47.) The Dismemberment Plan - Change (2001)

Over the course of my lifetime, music I like has been stupidly classified into genres that either don't exist or don't make sense. From alternative to trip-hop and beyond, but none of these "labels" holds a stupidity candle to "emo." Here's a tip, stop calling music emo. You can call people emo, but the minute you start moving the term over into the realm of music, more often than not you'll be wrong.

Case in point - the Dismemberment Plan. The emo tag has long followed TDP and it's never had an more ill fit. The Dismemberment Plan are not emo and if for some reason hearing they were turned you off from exploring them, please rethink that. Thank you.

The Dismemberment Plan came and went in a flash. Well, maybe not a flash - it was a few years - but it felt fucking quick. 2001's Change was TDP's fourth official full length, but it was the follow-up to their flawless 1999 record Emergency and I. Emergency and I is a revered record - a loud, fast, electro teenage manifesto - that was going to be tough to beat. I'm not saying Change beats it either, but after the dust has settled on both records I find myself going back to Change with more frequency than I do Emergency and I.

Change wasn't simply an arbitrary title as the record is baring witness to the band actually changing. Change is a more ruminative record, and it announced the arrival of a more mature Dismemberment Plan - a band that unfortunately wouldn't last much longer than the record. I still love Emergency and I, but I was 21 when I spent a good portion of a year poring over Change and, looking back 21 was pretty much the perfect age to be when a record like this was coming out.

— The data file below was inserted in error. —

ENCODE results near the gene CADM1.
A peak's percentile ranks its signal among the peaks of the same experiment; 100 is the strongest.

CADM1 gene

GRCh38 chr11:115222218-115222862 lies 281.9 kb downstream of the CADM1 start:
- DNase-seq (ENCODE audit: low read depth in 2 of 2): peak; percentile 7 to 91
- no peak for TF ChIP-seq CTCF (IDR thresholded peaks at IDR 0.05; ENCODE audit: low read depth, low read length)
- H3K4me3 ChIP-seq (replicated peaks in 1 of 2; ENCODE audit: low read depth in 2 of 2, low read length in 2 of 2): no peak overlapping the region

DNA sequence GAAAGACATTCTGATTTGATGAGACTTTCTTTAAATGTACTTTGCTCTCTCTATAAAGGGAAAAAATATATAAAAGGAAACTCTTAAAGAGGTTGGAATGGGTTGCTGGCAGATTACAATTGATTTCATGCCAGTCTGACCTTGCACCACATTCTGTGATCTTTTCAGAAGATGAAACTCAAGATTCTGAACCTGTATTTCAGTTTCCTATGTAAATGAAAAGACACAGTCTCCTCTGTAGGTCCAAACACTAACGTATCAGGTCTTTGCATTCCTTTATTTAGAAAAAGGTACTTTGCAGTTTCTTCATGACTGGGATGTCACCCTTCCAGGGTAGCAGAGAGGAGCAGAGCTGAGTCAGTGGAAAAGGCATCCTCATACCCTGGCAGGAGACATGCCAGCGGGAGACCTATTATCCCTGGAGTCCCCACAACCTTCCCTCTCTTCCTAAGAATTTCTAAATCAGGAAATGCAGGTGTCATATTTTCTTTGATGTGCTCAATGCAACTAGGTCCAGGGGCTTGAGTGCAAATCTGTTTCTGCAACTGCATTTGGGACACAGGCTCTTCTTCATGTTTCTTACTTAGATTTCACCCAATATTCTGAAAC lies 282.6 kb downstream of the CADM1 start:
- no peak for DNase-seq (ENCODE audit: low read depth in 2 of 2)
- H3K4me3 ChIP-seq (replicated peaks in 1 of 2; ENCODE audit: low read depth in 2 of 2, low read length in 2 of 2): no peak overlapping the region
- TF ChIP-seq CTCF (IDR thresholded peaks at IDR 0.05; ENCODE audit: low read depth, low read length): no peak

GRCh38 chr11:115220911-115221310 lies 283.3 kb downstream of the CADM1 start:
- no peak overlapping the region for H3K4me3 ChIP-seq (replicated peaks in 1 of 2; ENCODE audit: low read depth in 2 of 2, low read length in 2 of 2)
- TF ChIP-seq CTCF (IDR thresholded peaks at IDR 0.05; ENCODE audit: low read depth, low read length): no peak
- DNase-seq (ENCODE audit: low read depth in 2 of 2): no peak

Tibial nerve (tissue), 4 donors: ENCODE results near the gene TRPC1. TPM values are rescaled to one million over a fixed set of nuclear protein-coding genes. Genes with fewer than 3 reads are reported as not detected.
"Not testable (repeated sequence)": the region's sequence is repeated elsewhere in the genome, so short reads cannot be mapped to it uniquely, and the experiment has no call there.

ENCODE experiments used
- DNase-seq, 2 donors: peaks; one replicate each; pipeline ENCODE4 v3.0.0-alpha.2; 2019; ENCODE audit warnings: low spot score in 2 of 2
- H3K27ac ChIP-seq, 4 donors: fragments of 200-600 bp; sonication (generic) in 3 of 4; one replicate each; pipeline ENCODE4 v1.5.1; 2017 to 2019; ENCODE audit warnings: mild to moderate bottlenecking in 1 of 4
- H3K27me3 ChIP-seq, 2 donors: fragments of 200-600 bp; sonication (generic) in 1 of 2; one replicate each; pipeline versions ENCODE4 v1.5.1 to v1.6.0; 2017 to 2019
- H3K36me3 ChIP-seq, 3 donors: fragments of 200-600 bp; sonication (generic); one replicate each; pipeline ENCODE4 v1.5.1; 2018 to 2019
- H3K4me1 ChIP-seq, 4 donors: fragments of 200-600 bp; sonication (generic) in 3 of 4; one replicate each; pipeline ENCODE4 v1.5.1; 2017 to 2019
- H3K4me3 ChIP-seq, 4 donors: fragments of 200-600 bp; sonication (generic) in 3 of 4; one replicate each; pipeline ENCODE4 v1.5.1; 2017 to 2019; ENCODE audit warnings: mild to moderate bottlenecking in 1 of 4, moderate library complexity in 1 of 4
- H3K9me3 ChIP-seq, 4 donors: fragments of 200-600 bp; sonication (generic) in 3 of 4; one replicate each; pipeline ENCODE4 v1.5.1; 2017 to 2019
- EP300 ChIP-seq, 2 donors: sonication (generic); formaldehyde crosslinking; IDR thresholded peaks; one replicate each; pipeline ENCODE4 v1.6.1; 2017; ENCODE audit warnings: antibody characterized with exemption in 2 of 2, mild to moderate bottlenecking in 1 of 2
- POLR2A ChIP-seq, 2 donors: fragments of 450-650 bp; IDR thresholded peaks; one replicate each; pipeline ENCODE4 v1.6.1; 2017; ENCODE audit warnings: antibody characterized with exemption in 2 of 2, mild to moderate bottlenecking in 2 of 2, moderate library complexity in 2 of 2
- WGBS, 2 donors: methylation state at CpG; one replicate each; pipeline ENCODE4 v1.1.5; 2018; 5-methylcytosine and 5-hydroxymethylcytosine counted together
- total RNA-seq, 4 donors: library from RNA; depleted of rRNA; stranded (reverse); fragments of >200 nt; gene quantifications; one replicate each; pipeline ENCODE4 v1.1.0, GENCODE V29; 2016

I can vividly remember listening to Change for the first time out and being shocked that this could be the same band who made Emergency and I. And it really took some getting used to. But once I was able to separate the fact that they had made such a different record and just accept it on its own merits - that's when it took off. Change is heavily dependent on Travis Morrisson sometimes off-the-wall, sometime too earnest, but always interesting lyrics. But, mostly this is an indie rock record of the first order. It's a top to bottom keeper and it just gets better with age. I saw TDP on the tour for the Change record and when I think about bands I'd love to see reunite they're right up. They just came and went too quickly and I really miss them.

No comments:

Post a Comment